The 2016 draft class for Licht hasn’t been a good one with the oft-injured Hargreaves being the first selection, followed by Spence, who has been a disappointment, and Aguayo, who was a bust, in the second round. While free safety Justin Evans, Licht’s second-round pick in 2017, has shown promise, running back Ronald Jones, one of this year’s second-rounders, hasn’t shown anything yet with 23 carries for 44 yards (1.9 avg.) and one touchdown.
Cornerback M.J. Stewart isn’t an elite athlete and was overdrafted by Licht in the second round. He’s struggled mightily at nickel cornerback and might be better competing at strong safety. However, the Bucs are high on cornerback Calton Davis, who was drafted after Stewart, and he looks like a long-term starter on the outside.
While Licht has been successful in finding some free agent gems like running back Peyton Barber, wide receiver Adam Humphries and tight end Cameron Brate, there have been plenty of misses with premium draft picks.
While the draft is typically a 50-50 arena when it comes to picking players, free agency is even hit-or-miss for general managers. Licht has had some success over the years with defensive tackle Clinton McDonald, punter Bryan Anger and wide receiver DeSean Jackson to a degree, but there have been plenty of busts, too. Defensive end Michael Johnson and quarterback Josh McCown were signed in 2014 at Lovie Smith’s request, but left tackle Anthony Collins and cornerback Alterraun Verner had Licht’s fingerprints all over them. Collins, Johnson and McCown lasted just one year in Tampa Bay.
Linebacker Bruce Carter was the notable free agent signing in 2015, but he was quickly beaten out by Alexander during his rookie year. Defensive end Robert Ayers and cornerback Brent Grimes were worthwhile signings in 2016 and helped the Bucs to a 9-7 record, but Ayers’ play fell off in 2017 and he’s currently out of the league.
Grimes underperformed last year and had to be talked into playing this year instead of retiring, and at $8 million, he’s had virtually no impact this season. Defensive tackles Beau Allen and Mitch Unrein were signed to help the run defense. Unrein has spent the entire year on injured reserve due to a severe concussion, and that’s not Licht’s fault. Allen has 14 tackles and hasn’t made any splash plays despite making $5 million per season.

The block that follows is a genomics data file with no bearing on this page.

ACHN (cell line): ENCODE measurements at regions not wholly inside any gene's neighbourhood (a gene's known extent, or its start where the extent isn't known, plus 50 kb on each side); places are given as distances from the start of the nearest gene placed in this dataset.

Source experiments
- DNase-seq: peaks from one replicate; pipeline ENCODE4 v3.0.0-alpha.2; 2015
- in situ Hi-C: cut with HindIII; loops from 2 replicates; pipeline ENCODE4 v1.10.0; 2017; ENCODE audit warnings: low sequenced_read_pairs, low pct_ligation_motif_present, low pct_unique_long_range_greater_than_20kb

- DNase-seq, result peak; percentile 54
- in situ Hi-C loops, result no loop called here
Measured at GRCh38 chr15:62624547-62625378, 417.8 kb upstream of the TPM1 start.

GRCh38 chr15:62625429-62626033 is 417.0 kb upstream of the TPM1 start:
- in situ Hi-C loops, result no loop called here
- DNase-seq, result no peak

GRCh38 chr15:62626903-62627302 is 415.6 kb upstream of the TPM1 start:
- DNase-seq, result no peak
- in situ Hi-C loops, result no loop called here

Licht signed free agent defensive end Vinny Curry, who is making $6.5 million this year, and he has produced just 16 tackles and 2.5 sacks while missing four games with a high ankle sprain. Curry is due $8 million next year at age 31 and it’s not a foregone conclusion that he will return in 2019.
Licht also bolstered the defensive line with the first-round selection of defensive tackle Vita Vea. While it wasn’t Licht’s fault that Vea missed virtually all of training camp, the entire preseason and the first three games with a calf injury, the fact is that the first-rounder has just eight tackles and two sacks this year, although it should be noted that Gerald McCoy and Warren Sapp each had three sacks during their rookie years as they adjusted to life in the NFL.
What fuels Licht’s critics is that he passed on Florida State strong safety Derwin James in favor of Vea. James has made a huge impact for the San Diego Chargers during his rookie season with 81 tackles, 12 pass breakups, 3.5 sacks and three interceptions.
And finally, Licht’s success in Tampa Bay is tied to not only Koetter, but also to Winston, who was the first overall pick of the 2015 NFL Draft. Winston has a losing record as a starter and he has 71 turnovers, which are the second-most in the league over the last four years. Winston is only 24 years old and has gone through an awful lot in his time in Tampa Bay – most of which has, including been attributed to his own poor decision-making that has led to him being suspended for three games this season and benched for two others.
None of the aforementioned facts should come as a shock to Bucs fans. If the Glazers end up replacing Licht this offseason there are some legitimate reasons why that would occur.
But NFL seasons are 16 games long and there is another quarter to be played in the 2018 campaign. If Winston stays away from turnovers, if defensive coordinator Mark Duffner continues to turn the defense around, if players like Vea, defensive ends Jason Pierre-Paul and Carl Nassib and defensive back Andrew Adams continue to make plays, if Santos continues to make field goals and extra points, and if Koetter wins a few more games the Glazers may be focused more on what Licht has done in Fab 1 as opposed to Fab 2 and be inclined to keep him around.
Now that both sides of the argument have been presented, what do you think, Bucs fans and PewterReport.com readers? Should Licht stay or go? Or do you need one more thing to consider? If so, read on and click the next page for a very revealing Fab 3.